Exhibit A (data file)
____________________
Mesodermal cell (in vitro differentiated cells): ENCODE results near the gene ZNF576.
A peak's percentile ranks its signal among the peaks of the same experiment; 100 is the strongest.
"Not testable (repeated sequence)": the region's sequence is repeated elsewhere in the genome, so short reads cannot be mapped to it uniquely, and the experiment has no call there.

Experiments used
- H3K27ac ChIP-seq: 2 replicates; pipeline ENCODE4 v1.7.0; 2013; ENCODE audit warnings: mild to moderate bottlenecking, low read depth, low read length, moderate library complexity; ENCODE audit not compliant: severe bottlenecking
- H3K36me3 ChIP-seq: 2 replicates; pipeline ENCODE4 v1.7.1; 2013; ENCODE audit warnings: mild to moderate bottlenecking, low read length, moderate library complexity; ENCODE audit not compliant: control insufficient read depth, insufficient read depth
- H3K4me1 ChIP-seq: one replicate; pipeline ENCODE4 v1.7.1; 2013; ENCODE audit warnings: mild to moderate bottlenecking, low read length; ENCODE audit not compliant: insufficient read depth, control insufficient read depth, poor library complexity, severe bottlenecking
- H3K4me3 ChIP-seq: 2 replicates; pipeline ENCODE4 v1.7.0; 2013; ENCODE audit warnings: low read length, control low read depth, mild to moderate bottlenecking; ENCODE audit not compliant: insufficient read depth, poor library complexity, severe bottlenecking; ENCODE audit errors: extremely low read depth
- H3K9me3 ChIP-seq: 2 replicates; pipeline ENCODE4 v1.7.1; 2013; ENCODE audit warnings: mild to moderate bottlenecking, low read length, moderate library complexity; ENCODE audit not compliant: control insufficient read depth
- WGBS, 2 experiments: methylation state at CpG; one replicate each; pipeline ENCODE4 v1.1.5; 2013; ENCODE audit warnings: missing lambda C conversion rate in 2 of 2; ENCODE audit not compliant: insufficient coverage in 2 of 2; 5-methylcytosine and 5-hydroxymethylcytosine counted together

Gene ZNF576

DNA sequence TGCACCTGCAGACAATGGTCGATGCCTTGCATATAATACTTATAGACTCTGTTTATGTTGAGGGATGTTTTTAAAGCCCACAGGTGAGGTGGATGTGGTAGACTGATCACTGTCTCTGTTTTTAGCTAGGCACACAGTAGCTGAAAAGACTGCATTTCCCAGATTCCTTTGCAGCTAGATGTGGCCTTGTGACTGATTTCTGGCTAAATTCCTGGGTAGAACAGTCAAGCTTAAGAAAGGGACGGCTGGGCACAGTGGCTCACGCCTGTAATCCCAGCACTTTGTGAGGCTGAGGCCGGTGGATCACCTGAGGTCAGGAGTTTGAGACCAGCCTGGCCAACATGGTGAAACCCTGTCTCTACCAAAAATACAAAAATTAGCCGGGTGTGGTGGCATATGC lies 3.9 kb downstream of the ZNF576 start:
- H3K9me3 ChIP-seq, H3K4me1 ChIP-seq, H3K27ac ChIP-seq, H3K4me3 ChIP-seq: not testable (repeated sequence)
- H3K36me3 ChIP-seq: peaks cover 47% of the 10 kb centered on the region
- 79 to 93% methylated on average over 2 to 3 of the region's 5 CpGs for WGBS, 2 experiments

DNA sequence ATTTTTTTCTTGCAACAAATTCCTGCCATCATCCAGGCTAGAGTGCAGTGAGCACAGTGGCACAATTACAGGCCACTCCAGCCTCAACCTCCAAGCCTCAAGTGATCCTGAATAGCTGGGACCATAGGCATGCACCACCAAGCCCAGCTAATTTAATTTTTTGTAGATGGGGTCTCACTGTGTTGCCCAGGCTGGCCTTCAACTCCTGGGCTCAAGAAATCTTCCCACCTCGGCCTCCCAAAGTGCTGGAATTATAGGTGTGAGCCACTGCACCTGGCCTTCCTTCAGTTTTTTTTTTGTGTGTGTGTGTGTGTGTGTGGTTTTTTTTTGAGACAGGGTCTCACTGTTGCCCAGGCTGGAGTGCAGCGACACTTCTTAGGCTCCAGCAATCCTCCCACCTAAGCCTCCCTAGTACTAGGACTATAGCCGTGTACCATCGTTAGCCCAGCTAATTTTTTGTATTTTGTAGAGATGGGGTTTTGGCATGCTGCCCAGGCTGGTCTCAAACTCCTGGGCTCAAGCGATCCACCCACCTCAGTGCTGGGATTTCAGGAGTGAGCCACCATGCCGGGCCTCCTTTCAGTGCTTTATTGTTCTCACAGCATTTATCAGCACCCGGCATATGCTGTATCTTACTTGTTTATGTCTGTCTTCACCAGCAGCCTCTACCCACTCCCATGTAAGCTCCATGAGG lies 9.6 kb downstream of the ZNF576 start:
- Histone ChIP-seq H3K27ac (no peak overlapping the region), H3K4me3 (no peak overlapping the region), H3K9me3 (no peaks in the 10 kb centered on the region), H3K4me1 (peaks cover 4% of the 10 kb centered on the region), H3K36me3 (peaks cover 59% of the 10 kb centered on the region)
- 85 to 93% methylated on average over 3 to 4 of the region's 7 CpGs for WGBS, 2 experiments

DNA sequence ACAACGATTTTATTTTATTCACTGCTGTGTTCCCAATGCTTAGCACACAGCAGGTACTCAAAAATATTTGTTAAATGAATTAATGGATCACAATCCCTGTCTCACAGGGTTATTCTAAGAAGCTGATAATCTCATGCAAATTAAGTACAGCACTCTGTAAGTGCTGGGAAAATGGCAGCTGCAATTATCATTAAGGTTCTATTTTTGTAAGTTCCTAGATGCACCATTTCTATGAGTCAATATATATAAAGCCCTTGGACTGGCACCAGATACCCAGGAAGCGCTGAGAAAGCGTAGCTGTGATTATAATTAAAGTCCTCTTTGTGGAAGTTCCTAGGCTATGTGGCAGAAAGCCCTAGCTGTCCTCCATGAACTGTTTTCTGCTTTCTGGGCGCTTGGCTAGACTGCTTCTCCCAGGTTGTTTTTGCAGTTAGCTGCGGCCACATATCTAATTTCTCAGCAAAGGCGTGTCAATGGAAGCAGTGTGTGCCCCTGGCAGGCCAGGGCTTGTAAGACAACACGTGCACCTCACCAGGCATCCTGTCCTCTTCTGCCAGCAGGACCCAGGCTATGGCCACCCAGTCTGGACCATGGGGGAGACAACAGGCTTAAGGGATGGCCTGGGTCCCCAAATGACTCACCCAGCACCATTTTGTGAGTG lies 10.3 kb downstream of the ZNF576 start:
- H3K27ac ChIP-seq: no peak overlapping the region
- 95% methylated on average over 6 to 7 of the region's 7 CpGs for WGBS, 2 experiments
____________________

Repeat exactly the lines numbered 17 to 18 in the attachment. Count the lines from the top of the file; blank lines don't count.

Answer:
- Histone ChIP-seq H3K27ac (no peak overlapping the region), H3K4me3 (no peak overlapping the region), H3K9me3 (no peaks in the 10 kb centered on the region), H3K4me1 (peaks cover 4% of the 10 kb centered on the region), H3K36me3 (peaks cover 59% of the 10 kb centered on the region)
- 85 to 93% methylated on average over 3 to 4 of the region's 7 CpGs for WGBS, 2 experiments